Permanent residency in Canada

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Canadian citizenship
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History of immigration to Canada
Economic impact of immigration
Canadian immigration and refugee law
Immigration Act, 1976
Immigration and Refugee Protection Act
Permanent residency
Temporary residency
Permanent Resident Card
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History of nationality law
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Permanent residency in Canada applies to those who are not Canadian citizens but who have been granted permission to live and work in Canada without any time limit on their stay. A permanent resident must live in Canada for two years out of every five or risk losing that status.

A Permanent Resident holds many of the same rights and responsibilities as a Canadian citizen, among others the right to work for any enterprise as well as for the federal or provincial government (under restriction of access rights to certain regulated professions). The main differences are that residents cannot:

In addition, they may be allowed to join Canada's armed forces if the national interest would not be prejudiced.[1]

Permanent residents also risk deportation for serious crimes committed while resident in Canada. Permanent residents may apply for Canadian citizenship after three years in Canada; however this is not mandatory.[2]

Permanent Resident Card[edit]

In 2002, the Department of Citizenship and Immigration started issuing the Permanent Resident Card (originally billed as and commonly referred to as the Maple Leaf Card) to all new Canadian permanent residents. All existing permanent residents were given the option of applying for a Permanent Resident Card at a cost of $50, though possessing a card is not mandatory except in the case of international travel. [3] From December 31, 2003, every permanent resident must be able to present his or her Permanent Resident Card upon boarding a commercial carrier (aircraft, train or bus) in order to travel to Canada. As the Permanent Resident Card may be issued only in Canada, those permanent residents who are outside Canada and without a Permanent Resident Card may apply for a single-use Travel Document which can be obtained from Canadian embassies abroad.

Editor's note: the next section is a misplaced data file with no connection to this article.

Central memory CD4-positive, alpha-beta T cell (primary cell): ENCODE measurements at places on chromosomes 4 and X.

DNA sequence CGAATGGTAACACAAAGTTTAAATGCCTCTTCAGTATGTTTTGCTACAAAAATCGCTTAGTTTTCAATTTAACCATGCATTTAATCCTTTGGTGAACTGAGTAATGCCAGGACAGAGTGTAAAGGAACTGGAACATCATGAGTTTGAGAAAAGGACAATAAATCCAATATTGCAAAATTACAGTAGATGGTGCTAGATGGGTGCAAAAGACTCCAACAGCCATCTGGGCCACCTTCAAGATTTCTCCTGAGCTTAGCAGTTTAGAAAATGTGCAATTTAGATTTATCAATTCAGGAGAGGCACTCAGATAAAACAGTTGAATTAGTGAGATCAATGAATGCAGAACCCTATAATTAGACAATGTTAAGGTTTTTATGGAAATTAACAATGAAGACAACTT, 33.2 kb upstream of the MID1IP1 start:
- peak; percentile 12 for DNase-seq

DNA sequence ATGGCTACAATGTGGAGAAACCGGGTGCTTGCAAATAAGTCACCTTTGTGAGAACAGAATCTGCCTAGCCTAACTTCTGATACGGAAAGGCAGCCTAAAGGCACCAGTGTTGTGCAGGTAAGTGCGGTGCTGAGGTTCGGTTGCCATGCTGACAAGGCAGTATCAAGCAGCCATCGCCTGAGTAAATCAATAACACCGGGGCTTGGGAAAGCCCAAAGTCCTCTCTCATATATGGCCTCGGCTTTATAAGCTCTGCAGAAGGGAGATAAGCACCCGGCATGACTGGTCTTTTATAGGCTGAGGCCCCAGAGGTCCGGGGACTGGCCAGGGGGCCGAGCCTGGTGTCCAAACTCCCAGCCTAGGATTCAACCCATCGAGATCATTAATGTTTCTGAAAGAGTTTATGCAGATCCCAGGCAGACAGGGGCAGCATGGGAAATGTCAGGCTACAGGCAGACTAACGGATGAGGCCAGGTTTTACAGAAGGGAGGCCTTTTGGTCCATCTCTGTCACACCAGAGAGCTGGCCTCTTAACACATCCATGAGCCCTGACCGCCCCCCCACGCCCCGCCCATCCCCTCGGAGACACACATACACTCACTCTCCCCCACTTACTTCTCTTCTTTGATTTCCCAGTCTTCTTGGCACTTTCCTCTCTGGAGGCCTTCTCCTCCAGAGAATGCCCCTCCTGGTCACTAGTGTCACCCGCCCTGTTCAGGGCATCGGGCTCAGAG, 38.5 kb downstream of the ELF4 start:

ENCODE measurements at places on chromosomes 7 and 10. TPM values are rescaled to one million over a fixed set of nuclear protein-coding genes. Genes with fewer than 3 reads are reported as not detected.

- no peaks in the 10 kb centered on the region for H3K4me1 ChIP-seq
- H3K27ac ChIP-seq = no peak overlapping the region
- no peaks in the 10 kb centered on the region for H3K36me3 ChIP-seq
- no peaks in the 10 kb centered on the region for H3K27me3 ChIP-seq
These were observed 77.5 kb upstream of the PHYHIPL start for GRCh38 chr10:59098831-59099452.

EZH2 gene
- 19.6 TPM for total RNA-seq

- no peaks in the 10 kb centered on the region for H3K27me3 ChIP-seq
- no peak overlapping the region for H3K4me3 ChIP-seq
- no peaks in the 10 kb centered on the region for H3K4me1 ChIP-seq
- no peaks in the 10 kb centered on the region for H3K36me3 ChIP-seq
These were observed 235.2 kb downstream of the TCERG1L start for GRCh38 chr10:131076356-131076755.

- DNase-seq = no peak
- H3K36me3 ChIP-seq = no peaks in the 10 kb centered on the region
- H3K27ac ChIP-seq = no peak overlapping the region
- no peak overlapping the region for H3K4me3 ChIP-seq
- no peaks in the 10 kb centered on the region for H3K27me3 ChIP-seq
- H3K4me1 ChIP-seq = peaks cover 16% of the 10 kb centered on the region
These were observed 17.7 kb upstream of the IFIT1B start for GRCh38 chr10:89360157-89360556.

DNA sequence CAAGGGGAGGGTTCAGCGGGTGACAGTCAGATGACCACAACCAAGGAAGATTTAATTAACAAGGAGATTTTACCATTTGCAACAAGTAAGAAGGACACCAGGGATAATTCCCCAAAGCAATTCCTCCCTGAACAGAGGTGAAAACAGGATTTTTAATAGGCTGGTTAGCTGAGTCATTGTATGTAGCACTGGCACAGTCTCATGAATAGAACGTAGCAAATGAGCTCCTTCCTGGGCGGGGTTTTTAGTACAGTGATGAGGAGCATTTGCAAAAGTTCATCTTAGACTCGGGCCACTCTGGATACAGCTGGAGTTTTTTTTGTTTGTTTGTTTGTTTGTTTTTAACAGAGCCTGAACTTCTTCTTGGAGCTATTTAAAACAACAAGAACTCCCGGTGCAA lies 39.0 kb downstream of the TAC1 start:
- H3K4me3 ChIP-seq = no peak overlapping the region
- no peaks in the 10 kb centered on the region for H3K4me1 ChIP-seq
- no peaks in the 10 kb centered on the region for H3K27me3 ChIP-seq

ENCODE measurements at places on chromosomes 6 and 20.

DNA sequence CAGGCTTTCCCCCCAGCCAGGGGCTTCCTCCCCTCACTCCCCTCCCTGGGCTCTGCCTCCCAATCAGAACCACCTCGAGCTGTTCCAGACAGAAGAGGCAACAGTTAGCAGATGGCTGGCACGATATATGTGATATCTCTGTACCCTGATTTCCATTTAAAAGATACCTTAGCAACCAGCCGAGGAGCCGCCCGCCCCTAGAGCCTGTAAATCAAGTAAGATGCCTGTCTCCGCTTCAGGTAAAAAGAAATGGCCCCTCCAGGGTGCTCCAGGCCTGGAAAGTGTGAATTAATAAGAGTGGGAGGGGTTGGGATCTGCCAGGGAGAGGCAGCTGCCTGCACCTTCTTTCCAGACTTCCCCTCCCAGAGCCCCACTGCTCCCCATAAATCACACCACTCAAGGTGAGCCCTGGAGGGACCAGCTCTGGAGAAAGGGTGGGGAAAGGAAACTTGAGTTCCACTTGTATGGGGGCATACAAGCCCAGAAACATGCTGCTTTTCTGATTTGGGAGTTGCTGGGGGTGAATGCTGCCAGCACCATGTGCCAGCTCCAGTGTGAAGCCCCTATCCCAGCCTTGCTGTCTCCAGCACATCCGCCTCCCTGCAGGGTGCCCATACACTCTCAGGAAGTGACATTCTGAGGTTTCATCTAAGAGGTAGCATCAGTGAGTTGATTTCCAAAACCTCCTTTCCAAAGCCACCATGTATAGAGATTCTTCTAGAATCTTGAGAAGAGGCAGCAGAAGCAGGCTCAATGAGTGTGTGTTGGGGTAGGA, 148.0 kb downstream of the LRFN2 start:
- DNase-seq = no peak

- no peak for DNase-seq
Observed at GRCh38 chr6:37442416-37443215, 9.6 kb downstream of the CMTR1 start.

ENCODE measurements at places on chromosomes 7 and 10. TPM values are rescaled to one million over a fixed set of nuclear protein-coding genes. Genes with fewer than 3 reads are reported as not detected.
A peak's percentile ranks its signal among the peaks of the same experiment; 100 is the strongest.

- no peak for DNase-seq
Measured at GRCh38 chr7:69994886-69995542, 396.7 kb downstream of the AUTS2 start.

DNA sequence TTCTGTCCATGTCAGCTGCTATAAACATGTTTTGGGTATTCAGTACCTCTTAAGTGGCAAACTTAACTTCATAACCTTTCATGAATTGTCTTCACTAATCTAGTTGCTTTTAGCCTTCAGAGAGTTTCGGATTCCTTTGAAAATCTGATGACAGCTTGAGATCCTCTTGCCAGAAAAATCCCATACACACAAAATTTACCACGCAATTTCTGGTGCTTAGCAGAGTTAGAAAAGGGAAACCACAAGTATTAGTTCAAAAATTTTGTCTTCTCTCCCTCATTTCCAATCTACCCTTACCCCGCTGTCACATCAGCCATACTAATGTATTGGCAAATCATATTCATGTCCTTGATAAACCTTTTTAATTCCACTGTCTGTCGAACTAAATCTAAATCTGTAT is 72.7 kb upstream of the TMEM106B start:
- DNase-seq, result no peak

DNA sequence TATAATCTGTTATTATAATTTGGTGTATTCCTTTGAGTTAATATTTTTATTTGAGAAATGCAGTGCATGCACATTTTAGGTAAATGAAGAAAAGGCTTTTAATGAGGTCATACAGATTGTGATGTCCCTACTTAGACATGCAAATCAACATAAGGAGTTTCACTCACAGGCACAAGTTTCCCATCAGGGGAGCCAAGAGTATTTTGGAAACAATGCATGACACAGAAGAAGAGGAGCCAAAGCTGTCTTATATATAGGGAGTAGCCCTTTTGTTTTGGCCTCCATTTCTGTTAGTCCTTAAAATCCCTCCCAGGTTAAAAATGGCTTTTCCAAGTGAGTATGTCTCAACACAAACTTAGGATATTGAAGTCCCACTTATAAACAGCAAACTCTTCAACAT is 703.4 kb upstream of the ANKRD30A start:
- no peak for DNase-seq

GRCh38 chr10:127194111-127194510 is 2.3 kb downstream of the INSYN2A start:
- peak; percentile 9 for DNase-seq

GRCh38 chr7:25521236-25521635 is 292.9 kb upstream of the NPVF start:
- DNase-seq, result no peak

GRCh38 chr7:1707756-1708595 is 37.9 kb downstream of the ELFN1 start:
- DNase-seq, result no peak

The Permanent Resident Card expires every five years, and then may be renewed by making application and proving that the applicant has been physically present in Canada for the requisite time period, or has otherwise satisfied the residency requirements. Although an individual may meet the residency requirements by living outside of Canada with a Canadian citizen spouse, or working outside Canada for a Canadian business, the Permanent Resident Card cannot be renewed without being present in Canada and having a Canadian address.

While the PR Card was introduced to facilitate ease of travel for permanent residents, it can also be used as a convenient method of proving status to government authorities, employers and schools.

History – landed immigrant[edit]

The term "landed immigrant" (French: immigrant reçu) is an old classification for a person who has been admitted to Canada as a non-Canadian citizen permanent resident. The current official classification for such a person is simply "permanent resident". Nevertheless, the term "Landed immigrant" has been in use for so long that it is still part of the Canadian vocabulary and even still appears in some government publications and forms.

To become a landed immigrant from outside Canada, one has to legally enter Canada, or "land", at one of the designated ports of entry. Upon entry the immigrant's passport will be stamped with the words "Immigrant Landed". Once the immigrant has landed, an IMM 1000 form (Record of Landing or Confirmation of Permanent Residence) will be given to provide an official record of landed status. If granted a permanent residency visa while living in Canada as a temporary resident (for example on a study or work permit or holding a visitor record), the applicant must still officially land and achieve the landed immigrant status. Previously many have left the country through the U.S./Canada border, either entering the U.S. or receiving a refusal notice, and then re-entered Canada through customs, but since late 2008 some, but not most, may now "land" at a Citizenship and Immigration Canada office in Canada.[4]

See also[edit]

References[edit]

  1. ^ "Enrolment Information". Retrieved 2012-07-10. 
  2. ^ "Becoming a Canadian citizen: Who can apply". Cic.gc.ca. 2010-11-10. Retrieved 2011-03-04. 
  3. ^ "Permanent Resident Card". Cic.gc.ca. 2010-04-27. Retrieved 2011-03-04. 
  4. ^ "Operational Bulletins 076 – September 17, 2008". Cic.gc.ca. 2008-09-17. Retrieved 2011-03-04. 

Further reading[edit]

External links[edit]